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Weekend reading: We interrupt your scheduled programming…

Some good reads from around the Web.

Faithful Monevator readers (hello mum!) might have noticed we’ve been a little slow on articles over the past couple of weeks.

Like an evil genius whose wayward robot has lain waste to Manhattan, I can only point to ‘technical difficulties’.

The site gummed up last week, to the extent that it actually fell over on Monday. I’ve therefore spent a couple of days fiddling behind the scenes to fix your favourite blog about money and investing (or at least the only one to draw parallels between Star Wars and saving [1]).

Having bored myself to tears with this technical faff, I won’t do the same to you by explaining how you’ll now benefit from a faster, more reliable Monevator.

I would ask you though to please point out any bugs you see, as doubtless I’ve forgotten some legacy issues. (On that note, I know a test post was emailed out yesterday. Apologies!)

My read of the week

You might fill the void we left in your recent reading schedule by ploughing through the latest letter from my favourite down-to-earth hedge fund manager, Jeremy Grantham (it’s a PDF [2]).

His latest quarterly update to shareholders is sometimes a heavy-going read, but it’s worth persevering with for insights into stock market volatility and the money management business.

Grantham writes:

The central truth of the investment business is that investment behavior is driven by career risk

In the professional investment business we are all agents, managing other peoples’ money.

The prime directive, as Keynes knew so well, is first and last to keep your job. To do this, he explained that you must never, ever be wrong on your own. To prevent this calamity, professional investors pay ruthless attention to what other investors in general are doing.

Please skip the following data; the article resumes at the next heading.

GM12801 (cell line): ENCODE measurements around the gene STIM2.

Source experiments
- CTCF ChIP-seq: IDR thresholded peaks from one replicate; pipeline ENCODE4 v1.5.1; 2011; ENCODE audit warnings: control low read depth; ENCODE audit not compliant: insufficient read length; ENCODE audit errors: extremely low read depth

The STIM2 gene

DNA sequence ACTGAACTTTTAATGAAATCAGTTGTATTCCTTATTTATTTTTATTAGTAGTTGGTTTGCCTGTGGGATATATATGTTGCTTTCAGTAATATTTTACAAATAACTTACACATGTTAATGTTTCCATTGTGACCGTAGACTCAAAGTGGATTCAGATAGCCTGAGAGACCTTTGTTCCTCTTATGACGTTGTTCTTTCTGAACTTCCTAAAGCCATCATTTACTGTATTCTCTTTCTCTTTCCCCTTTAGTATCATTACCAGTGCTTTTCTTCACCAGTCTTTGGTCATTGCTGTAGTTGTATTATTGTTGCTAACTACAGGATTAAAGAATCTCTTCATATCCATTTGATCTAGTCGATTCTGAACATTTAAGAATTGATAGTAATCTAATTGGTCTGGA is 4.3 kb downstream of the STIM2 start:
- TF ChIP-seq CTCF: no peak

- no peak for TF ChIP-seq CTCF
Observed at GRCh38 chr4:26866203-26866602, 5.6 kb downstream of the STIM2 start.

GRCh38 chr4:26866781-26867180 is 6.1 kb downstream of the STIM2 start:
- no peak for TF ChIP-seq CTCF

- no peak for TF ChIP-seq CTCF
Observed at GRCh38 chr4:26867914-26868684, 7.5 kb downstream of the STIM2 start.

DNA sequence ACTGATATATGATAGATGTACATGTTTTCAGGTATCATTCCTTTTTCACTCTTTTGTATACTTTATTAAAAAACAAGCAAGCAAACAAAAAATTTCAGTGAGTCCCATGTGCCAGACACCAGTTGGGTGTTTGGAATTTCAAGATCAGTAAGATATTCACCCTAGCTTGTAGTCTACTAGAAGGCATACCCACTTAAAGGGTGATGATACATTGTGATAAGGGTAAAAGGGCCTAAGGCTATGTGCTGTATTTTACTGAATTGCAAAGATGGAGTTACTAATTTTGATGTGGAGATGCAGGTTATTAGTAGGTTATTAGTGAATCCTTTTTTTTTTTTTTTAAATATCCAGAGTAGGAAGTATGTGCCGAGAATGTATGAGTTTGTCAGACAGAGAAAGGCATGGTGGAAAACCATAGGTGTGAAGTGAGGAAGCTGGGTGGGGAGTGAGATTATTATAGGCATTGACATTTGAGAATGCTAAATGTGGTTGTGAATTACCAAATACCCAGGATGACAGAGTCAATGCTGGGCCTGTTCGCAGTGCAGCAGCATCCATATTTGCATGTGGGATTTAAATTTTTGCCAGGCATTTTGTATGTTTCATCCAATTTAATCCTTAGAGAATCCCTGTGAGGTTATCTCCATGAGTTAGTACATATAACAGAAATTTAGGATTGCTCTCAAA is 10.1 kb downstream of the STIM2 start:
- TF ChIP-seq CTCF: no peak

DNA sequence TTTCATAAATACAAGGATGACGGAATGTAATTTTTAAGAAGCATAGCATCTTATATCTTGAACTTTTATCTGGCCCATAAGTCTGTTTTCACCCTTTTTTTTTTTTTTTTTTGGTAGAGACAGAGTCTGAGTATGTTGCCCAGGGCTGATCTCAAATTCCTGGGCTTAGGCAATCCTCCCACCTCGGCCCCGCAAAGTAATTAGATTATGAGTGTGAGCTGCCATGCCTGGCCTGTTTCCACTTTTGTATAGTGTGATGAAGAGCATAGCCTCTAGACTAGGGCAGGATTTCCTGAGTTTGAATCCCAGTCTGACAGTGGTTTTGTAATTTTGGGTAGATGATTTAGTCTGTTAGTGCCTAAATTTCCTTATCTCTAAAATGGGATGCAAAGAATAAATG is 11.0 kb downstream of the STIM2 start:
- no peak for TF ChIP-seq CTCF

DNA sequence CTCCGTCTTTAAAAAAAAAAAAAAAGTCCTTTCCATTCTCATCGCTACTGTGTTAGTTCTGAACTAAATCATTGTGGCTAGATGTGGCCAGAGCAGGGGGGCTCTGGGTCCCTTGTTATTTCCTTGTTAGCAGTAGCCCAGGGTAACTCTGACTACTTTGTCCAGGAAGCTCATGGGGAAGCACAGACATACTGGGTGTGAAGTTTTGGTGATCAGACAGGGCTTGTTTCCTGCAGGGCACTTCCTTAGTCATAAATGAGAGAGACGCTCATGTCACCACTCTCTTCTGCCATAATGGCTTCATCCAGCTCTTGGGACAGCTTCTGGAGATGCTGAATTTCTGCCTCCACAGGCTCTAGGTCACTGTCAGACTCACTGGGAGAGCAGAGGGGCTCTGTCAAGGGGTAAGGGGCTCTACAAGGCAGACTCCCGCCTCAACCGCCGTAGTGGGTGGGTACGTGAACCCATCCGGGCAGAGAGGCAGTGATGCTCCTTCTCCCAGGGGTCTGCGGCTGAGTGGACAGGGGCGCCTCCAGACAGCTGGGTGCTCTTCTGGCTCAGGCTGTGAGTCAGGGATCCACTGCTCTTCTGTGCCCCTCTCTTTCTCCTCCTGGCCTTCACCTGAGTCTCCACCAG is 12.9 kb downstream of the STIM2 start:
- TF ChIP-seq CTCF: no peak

The great majority “go with the flow,” either completely or partially. This creates herding, or momentum, which drives prices far above or far below fair price. There are many other inefficiencies in market pricing, but this is by far the largest.

It explains the discrepancy between a remarkably volatile stock market and a remarkably stable GDP growth, together with an equally stable growth in “fair value” for the stock market.

This difference is massive – two-thirds of the time annual GDP growth and annual change in the fair value of the market is within plus or minus a tiny 1% of its long-term trend.

While I’ve long admired Grantham’s writing, I don’t have any particular view on his funds. Passive investing [3] in simple index-tracking portfolios will do the job for most of us.

Unlike certain Monevator readers, however, I am not so scathing about the insights offered by the better active fund managers – especially if, like me, you do a bit of stock picking yourself.

Many of these people are extremely smart. However they find it hard to get an edge on their equally smart competitors, and so after fees they fail to beat index trackers.

As Grantham explains, if fund management is your job then it’s better not to even try to be best, if it’s at the risk of being worse than average.

As for us, normal service resumes next week. (We’re shooting for “pretty good, all things considered”).

From the money blogs

Book of the week: Have we caused a run on Smarter Investing [18] by Tim Hale? It’s still our best suggested read for UK passive-orientated investors, but did the paperback version really always cost £17.49? Time to get cracking on Monevator: The Novel.

Mainstream media money

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